The [email protected]'s Sideways night: Eloquent Virginia Madsen, good wine, technical difficulties and flying corks

This being my first viewing of Sideways, I was as pleasantly surprised by the opening line of the film (a barely audible "f-bomb" grunted by an exasperated Paul Giamatti) as I was by the hilarious dynamic of the two friends, Miles and Jack. Their relationship mirrors a typical movie storyline: one friend (Jack) can get or do whatever he pleases, taking advantage of the second friend (Miles), who is severely depressed and  constantly down on his luck. However, placing these two friends in California's wine country on a weeklong getaway just before Jack is set to be married adds a new twist to a classic scenario.

The idea of this trip for Miles was to really connect with Jack as a person before he begins his life as a husband, but Jack is out for one last fling before tying the knot. [image-1]While traveling from one winery to the next, the two are joined by local waitress Maya (played by Madsen), and winery hostess Stephanie (Oh), who only complicate the guys' trip. As the film rolls on, we are shown the similarities between Miles and the Pinot Noir grapes he so deeply enjoys; like them, he has a thin skin and trouble growing, and must be loved and tended constantly in order to flourish. Or, at least, we would have seen these similarities if it hadn't been for a faulty DVD which managed to skip just as the key dialogue between Maya and Miles unfolded. However, the situation was remedied after the film ended, as Virginia Madsen kindly reproduced the gist of the lost conversation during the brief discussion panel with her, director Alexander Payne and his co-writer Jim Taylor.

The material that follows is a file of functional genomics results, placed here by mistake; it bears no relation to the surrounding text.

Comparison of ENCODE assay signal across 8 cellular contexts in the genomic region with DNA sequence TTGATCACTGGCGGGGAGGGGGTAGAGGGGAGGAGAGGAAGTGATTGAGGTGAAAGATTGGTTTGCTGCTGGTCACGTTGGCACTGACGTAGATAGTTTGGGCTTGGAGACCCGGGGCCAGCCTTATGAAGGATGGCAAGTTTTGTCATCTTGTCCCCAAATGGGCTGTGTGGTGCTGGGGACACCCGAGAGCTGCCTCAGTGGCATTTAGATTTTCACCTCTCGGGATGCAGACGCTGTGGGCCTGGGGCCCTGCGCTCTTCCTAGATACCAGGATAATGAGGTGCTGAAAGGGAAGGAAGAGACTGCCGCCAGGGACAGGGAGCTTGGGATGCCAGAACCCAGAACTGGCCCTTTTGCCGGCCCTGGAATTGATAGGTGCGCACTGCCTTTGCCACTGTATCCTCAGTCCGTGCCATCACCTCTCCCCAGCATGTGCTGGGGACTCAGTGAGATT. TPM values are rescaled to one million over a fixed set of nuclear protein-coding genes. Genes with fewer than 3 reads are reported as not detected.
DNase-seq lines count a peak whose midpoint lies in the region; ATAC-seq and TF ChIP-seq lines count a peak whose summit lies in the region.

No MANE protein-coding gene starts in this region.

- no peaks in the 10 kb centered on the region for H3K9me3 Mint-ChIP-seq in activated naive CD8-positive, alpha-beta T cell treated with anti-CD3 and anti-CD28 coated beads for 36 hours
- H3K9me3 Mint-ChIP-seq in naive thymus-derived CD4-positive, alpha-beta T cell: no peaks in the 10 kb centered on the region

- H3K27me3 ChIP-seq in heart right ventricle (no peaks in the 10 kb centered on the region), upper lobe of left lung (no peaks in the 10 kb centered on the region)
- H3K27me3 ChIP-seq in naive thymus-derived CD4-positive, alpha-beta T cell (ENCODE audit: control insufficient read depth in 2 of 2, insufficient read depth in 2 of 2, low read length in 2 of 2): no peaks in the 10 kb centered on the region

During the remainder of the panel, Payne, Taylor and Madsen fielded questions on topics ranging from Payne's use of split screens during some of the wine tasting scenes (turns out, he just really likes split screens) to how closely the movie follows the book (they are very similar, except for the endings). There was one question in particular for Madsen which I think invoked the most eloquent response of the night. She was asked if she knew, when taking this role, that the film would have such a large impact outside the world of wine. Her answer was no, but she said the script was such a good blend of comedy and darkness, and the chemistry on set so dynamic, that she couldn't help but call her own film " so beautiful, so right, like a beautiful symphony," which drew a standing ovation from some guests in the audience.

While agreeing with her statement about the movie, I'd have to also commend [email protected] for the evening as a whole. Aside from the technical difficulties, and the fact that a man at the table in front of me (who apparently had the sense of humor of a 10-year-old) was throwing wine corks at the people around him, the night was a great success. I'll just have to hang my head in shame for now, as my wine of choice is Merlot.

The chatter of well-dressed film lovers and wine connoisseurs filled the Vinoy's grand ballroom as guests sampled fine cheeses and appetizers, drank from a hearty wine list of Pinot Noirs and Chardonnays (but no Merlots), and settled at tables for the featured film, Sideways, starring Paul Giamatti, Thomas Haden Church, Virginia Madsen and Sandra Oh. Various representatives of the [email protected], including Chair of High Five events Joanne Johnson, welcomed guests and spoke about the Studio.

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